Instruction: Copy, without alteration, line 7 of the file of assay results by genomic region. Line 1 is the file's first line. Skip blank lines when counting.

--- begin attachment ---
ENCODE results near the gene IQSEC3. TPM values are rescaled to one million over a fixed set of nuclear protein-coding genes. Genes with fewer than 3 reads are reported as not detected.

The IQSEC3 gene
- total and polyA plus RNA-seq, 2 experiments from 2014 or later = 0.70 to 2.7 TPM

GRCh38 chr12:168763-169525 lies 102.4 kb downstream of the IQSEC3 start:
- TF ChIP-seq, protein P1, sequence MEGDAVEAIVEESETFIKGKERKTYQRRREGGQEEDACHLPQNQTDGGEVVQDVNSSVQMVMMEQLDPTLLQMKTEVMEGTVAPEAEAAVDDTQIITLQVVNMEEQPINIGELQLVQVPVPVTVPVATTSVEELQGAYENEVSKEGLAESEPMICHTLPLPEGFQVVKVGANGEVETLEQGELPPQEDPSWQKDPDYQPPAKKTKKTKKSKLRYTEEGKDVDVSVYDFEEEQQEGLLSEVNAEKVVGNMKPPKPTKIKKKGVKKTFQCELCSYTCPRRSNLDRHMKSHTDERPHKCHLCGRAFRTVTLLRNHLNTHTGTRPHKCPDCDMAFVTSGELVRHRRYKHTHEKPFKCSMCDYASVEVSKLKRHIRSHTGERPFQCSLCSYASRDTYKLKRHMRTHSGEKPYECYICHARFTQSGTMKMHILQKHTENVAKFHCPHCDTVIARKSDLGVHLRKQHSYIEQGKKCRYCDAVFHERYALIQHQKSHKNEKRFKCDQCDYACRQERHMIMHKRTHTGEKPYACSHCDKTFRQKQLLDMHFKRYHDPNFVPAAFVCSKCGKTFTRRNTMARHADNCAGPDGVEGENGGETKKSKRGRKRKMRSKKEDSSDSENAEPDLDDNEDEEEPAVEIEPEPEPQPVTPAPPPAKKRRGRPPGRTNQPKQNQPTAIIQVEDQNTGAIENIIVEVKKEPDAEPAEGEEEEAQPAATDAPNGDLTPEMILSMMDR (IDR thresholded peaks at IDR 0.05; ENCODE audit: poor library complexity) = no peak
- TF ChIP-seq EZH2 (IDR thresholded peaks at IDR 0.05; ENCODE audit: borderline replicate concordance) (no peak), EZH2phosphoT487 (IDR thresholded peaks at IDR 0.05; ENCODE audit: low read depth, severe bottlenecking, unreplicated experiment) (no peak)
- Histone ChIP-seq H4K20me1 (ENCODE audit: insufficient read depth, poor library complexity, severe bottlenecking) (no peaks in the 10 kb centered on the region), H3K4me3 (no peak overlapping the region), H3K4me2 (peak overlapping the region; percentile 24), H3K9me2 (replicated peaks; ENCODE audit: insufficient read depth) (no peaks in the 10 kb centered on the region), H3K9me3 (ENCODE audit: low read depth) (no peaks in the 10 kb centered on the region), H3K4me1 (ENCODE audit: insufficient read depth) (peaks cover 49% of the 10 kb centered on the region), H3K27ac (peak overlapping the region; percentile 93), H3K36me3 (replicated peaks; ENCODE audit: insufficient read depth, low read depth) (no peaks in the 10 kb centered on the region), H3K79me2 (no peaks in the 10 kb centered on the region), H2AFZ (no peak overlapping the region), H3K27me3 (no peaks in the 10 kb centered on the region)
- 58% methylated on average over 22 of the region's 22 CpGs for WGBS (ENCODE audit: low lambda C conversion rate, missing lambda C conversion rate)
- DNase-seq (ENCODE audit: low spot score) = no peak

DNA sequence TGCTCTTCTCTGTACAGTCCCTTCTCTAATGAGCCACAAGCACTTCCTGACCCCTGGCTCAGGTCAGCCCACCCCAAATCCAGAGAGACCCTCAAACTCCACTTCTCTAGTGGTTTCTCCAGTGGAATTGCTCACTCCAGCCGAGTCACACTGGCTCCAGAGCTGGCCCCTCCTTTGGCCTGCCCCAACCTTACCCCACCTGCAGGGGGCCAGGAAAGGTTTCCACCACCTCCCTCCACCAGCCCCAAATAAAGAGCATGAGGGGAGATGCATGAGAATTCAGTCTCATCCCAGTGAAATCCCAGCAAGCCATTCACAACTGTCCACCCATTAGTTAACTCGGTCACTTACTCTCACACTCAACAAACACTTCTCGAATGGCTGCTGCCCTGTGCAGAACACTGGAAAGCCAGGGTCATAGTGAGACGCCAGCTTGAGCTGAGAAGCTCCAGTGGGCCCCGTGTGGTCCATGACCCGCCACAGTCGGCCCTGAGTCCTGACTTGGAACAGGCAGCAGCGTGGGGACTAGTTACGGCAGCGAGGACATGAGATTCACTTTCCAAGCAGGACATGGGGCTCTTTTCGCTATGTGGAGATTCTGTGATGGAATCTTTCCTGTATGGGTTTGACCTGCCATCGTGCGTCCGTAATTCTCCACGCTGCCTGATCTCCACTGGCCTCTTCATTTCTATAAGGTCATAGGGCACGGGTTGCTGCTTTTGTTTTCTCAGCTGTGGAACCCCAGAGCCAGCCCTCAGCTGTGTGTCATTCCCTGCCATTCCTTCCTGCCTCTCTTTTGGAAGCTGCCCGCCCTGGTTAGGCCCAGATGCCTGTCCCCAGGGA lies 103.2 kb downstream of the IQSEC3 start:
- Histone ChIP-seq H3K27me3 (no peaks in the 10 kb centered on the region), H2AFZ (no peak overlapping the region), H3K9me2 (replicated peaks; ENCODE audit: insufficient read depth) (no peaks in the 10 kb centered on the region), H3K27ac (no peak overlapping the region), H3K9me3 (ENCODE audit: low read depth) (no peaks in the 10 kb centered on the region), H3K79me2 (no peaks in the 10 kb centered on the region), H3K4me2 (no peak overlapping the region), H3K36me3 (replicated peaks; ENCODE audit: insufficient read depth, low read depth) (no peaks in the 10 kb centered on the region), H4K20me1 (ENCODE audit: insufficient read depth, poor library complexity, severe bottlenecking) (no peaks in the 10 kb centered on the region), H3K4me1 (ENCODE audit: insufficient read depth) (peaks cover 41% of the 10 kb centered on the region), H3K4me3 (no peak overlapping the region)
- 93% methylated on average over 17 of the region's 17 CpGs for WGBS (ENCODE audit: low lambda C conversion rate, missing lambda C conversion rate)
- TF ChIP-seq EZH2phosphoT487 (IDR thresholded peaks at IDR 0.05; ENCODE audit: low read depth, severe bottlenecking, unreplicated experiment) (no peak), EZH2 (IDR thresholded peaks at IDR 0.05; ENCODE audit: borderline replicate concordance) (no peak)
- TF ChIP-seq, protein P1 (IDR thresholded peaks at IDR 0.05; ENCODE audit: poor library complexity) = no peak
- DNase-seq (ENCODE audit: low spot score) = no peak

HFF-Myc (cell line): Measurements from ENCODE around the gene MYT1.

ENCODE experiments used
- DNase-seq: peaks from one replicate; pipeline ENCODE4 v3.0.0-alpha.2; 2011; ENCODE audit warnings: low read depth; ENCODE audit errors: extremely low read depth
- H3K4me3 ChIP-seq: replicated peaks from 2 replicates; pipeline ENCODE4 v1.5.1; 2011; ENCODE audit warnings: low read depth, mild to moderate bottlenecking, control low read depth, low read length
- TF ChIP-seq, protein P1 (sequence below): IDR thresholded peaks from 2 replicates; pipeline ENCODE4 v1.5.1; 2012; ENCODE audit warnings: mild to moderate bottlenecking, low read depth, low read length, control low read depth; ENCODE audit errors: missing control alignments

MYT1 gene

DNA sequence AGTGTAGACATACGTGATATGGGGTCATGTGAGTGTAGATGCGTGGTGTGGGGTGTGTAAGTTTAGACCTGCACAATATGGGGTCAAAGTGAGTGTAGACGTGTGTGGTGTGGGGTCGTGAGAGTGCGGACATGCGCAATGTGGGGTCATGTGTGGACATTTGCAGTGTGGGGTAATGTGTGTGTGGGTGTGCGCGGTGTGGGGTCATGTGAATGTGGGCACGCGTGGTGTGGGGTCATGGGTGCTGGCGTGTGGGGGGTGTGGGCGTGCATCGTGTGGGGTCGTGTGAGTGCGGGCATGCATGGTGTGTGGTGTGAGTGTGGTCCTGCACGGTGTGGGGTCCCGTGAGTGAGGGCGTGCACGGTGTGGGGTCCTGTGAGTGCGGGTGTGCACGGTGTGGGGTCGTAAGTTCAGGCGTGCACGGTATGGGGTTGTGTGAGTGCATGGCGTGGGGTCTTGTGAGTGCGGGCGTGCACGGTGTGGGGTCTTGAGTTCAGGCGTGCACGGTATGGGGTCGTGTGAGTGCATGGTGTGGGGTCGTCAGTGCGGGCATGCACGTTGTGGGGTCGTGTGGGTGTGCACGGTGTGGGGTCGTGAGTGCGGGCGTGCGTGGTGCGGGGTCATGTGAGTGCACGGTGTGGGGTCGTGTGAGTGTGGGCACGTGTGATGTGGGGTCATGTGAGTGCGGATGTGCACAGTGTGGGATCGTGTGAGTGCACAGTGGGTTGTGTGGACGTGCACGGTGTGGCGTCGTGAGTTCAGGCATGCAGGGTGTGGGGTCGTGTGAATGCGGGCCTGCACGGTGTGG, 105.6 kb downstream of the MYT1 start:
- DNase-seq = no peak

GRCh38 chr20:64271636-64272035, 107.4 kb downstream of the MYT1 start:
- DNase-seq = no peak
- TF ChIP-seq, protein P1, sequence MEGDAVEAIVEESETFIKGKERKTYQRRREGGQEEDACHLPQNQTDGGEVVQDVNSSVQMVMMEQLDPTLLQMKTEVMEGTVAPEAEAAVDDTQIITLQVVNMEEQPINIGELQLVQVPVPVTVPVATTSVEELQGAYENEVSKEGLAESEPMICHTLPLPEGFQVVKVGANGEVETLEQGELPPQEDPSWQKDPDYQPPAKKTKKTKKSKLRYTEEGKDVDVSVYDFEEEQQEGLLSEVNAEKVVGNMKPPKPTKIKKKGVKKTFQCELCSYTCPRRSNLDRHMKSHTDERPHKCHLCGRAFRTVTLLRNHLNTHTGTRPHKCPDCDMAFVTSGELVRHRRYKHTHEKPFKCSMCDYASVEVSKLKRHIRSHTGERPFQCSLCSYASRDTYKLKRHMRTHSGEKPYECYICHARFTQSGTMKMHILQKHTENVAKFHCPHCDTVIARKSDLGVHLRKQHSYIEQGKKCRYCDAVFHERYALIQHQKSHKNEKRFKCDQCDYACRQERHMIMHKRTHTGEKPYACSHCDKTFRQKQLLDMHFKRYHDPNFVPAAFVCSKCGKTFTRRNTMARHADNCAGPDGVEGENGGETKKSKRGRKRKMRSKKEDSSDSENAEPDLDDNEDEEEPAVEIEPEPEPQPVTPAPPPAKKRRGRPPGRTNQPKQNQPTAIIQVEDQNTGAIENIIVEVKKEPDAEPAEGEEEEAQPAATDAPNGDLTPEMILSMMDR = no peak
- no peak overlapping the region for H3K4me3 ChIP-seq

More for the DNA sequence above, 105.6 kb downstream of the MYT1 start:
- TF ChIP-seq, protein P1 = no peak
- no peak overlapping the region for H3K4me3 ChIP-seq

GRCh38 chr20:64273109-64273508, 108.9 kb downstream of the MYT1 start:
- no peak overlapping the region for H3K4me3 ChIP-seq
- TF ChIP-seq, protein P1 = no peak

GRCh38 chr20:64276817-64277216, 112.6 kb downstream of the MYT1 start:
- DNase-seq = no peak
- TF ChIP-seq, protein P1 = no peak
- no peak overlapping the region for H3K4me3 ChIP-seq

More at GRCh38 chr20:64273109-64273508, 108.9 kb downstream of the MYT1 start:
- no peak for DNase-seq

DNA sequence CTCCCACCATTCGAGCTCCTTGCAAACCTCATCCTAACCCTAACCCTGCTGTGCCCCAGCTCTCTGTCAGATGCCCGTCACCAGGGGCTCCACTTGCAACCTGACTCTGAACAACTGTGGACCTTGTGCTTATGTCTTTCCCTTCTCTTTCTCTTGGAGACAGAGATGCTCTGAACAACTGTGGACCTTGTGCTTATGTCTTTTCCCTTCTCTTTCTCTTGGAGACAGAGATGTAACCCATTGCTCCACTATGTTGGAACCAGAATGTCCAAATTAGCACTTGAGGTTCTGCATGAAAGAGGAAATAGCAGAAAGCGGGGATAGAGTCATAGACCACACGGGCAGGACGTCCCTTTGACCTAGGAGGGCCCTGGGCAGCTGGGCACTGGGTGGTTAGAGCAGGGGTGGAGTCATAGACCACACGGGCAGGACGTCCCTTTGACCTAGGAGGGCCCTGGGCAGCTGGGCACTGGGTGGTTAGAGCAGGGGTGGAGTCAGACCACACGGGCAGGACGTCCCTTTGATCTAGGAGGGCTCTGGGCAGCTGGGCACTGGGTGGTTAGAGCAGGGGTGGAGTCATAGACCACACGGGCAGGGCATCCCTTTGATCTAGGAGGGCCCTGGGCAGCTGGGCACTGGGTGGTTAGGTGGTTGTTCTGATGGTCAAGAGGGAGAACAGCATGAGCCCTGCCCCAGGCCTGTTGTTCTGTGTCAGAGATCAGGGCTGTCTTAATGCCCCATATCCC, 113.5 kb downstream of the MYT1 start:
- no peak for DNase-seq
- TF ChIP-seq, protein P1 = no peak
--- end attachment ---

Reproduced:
- Histone ChIP-seq H4K20me1 (ENCODE audit: insufficient read depth, poor library complexity, severe bottlenecking) (no peaks in the 10 kb centered on the region), H3K4me3 (no peak overlapping the region), H3K4me2 (peak overlapping the region; percentile 24), H3K9me2 (replicated peaks; ENCODE audit: insufficient read depth) (no peaks in the 10 kb centered on the region), H3K9me3 (ENCODE audit: low read depth) (no peaks in the 10 kb centered on the region), H3K4me1 (ENCODE audit: insufficient read depth) (peaks cover 49% of the 10 kb centered on the region), H3K27ac (peak overlapping the region; percentile 93), H3K36me3 (replicated peaks; ENCODE audit: insufficient read depth, low read depth) (no peaks in the 10 kb centered on the region), H3K79me2 (no peaks in the 10 kb centered on the region), H2AFZ (no peak overlapping the region), H3K27me3 (no peaks in the 10 kb centered on the region)